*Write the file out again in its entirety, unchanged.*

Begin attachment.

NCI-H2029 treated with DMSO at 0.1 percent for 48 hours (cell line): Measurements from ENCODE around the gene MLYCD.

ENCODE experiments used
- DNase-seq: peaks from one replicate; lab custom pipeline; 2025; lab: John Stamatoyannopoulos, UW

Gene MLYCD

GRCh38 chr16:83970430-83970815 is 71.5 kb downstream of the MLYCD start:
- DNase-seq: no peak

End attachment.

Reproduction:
NCI-H2029 treated with DMSO at 0.1 percent for 48 hours (cell line): Measurements from ENCODE around the gene MLYCD.

ENCODE experiments used
- DNase-seq: peaks from one replicate; lab custom pipeline; 2025; lab: John Stamatoyannopoulos, UW

Gene MLYCD

GRCh38 chr16:83970430-83970815 is 71.5 kb downstream of the MLYCD start:
- DNase-seq: no peak